GLO (Green Light One-Acts), featuring 5 new plays by local women, runs at The Miles Memorial Playhouse November 5-15th. For more information and tickets please visit: www.greenlightproductions.org.
The Plan by Katherine James
The characters in my play The Plan are young women I have met in every decade of the six decades of my life. Young women who put their hopes and dreams aside for the hopes and dreams that others have for them.
This would be sad enough.
What is truly amazing to me is that the hopes and dreams that supersede their own have been the same two over 60+ years: marriage and working for the family business.
It didn’t strike me hard until my older son (who is now 36) was 18 and I met yet another “Anna” who was his contemporary. Anna is the character whose parents have come from another country to the United States to make a better life for themselves and their children. Their success here depends on this child giving her life to the family business with the promise of her own child some day being allowed to have the right to her own hopes and dreams. The “Anna” who was the contemporary of my son’s had not been able to take the S.A.T.’s because her family made sure she was working in the family restaurant that day. As they did every day. I looked back and realized I had met that same girl again and again from the time I was little. I have continued to meet her since, the latest “Anna” a brilliant actress whose parents didn’t want her to get an MFA. They needed her to run the family business and to translate for them.
Will I ever stop meeting “Kiki”? The girl whose family wants her to marry the nice guy and put her hopes and dreams on hold while she helps him achieve his? I hope so. But so far so bad.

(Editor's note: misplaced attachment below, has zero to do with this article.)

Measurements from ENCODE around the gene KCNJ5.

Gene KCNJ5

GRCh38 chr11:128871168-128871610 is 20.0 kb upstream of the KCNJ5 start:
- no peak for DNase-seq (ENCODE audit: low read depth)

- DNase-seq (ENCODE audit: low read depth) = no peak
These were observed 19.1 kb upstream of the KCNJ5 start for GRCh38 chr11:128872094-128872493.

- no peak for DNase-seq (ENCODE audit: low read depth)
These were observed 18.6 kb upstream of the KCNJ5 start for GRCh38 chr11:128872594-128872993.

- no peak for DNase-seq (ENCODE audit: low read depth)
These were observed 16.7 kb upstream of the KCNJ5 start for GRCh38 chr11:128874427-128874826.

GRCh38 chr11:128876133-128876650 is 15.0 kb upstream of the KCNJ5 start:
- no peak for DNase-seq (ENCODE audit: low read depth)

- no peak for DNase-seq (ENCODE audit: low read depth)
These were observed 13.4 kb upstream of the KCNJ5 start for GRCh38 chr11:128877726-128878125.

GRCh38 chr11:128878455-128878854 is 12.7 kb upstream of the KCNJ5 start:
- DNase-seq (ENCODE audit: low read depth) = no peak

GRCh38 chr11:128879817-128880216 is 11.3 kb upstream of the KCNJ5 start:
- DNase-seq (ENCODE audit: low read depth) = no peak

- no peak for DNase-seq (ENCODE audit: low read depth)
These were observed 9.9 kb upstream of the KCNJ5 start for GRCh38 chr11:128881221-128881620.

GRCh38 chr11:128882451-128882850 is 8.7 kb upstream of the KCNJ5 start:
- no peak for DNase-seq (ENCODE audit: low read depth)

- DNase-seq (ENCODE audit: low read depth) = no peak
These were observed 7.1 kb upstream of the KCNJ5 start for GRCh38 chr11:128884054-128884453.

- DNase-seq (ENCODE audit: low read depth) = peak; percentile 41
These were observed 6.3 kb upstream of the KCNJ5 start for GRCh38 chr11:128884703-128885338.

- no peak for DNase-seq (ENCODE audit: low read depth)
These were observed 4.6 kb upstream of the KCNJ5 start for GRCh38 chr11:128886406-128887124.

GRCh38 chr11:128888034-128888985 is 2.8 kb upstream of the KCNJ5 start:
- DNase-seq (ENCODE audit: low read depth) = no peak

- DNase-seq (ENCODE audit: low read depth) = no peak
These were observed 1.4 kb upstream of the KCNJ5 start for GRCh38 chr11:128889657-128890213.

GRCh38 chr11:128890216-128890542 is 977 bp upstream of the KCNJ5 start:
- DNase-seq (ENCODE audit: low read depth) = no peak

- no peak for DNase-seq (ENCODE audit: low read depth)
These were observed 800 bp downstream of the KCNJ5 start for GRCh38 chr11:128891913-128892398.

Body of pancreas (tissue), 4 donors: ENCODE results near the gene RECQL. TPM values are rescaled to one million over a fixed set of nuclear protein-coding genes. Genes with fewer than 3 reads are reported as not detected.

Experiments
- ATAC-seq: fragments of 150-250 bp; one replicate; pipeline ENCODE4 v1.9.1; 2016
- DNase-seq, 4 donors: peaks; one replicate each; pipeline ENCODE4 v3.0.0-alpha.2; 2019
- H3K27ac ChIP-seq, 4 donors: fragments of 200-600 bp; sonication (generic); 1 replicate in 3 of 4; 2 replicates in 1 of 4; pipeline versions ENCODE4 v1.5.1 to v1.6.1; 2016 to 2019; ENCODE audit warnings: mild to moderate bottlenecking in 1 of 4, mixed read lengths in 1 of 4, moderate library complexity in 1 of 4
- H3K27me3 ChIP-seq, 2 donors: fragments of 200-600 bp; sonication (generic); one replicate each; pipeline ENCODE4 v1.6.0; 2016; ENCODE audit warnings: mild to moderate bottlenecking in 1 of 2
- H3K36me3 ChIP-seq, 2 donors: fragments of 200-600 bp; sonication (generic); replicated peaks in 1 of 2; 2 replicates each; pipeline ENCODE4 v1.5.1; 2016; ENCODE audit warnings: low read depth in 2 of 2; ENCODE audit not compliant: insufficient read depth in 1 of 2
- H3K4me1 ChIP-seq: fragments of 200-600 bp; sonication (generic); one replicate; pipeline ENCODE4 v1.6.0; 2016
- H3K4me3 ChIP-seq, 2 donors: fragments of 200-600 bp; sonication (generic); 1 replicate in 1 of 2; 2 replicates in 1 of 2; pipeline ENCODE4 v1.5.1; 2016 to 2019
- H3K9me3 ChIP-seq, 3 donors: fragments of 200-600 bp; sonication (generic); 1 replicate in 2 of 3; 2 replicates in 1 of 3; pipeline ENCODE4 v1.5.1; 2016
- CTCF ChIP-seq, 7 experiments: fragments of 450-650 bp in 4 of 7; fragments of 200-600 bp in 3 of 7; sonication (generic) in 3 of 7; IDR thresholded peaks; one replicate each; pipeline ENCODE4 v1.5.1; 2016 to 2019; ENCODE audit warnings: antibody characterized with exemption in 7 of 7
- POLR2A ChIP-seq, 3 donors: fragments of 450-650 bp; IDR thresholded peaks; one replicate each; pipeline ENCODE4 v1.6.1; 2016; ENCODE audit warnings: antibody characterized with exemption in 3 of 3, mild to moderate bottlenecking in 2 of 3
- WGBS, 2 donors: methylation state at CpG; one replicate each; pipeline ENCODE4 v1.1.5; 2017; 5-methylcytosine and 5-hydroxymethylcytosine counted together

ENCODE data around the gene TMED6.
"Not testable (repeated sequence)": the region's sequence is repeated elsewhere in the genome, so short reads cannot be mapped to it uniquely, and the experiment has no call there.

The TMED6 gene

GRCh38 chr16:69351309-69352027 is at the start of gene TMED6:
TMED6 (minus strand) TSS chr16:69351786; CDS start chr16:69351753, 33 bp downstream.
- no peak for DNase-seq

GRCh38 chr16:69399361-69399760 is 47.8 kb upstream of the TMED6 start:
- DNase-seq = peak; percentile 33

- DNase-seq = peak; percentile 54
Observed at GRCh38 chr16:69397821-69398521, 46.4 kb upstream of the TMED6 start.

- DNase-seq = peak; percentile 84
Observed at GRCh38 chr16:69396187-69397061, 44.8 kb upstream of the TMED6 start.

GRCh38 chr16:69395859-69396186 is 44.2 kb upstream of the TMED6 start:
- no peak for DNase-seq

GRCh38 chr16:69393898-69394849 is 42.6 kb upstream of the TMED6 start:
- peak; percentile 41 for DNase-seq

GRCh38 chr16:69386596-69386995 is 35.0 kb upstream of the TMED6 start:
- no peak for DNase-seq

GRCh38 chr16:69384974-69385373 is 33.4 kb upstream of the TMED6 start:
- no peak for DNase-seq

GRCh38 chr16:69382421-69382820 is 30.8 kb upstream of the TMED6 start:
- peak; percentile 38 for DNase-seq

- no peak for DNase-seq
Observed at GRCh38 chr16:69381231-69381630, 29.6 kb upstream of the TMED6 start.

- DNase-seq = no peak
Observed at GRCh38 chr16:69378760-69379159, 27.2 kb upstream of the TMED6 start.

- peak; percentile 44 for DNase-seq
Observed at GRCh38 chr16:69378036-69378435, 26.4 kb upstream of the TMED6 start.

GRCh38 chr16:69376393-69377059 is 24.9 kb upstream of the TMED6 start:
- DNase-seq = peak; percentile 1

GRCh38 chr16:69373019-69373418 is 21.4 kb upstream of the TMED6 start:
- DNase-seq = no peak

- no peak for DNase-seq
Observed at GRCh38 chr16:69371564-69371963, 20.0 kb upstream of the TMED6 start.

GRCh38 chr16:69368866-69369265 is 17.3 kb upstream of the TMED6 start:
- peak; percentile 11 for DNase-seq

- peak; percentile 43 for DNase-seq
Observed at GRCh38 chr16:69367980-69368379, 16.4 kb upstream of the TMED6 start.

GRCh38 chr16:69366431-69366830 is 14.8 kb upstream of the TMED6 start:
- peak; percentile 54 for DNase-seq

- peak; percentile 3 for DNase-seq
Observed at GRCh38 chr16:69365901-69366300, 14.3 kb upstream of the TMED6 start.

What I hope The Plan does is to wake us all up to the fact that our young women with hopes and dreams need to be mentored by those of us who have realized our hopes and dreams. The most soul searching part of the play for me is when the audience realizes that these girls had mentors. Mentors who didn’t follow up with them.
Some women who have read The Plan don’t believe that family pressure to abandon hopes and dreams still exists. They think that when The Feminist Movement of the 20th Century “was no longer needed” it was largely because girls like Anna and Kiki no longer existed. Of course I would say they were wrong on both counts – Feminism is still needed and in large part because Anna and Kiki still are struggling.
I say about today’s Annas and Kikis, “They are our girls.” Let’s give them the encouragement that their families might not be able to. Let’s help them reach their “American Dream”.
(Article written by the playwright: Katherine James. Article also (posted/to be posted) at “Lightbulbs” on the Green Light Productions website www.greenlightproductions.org.)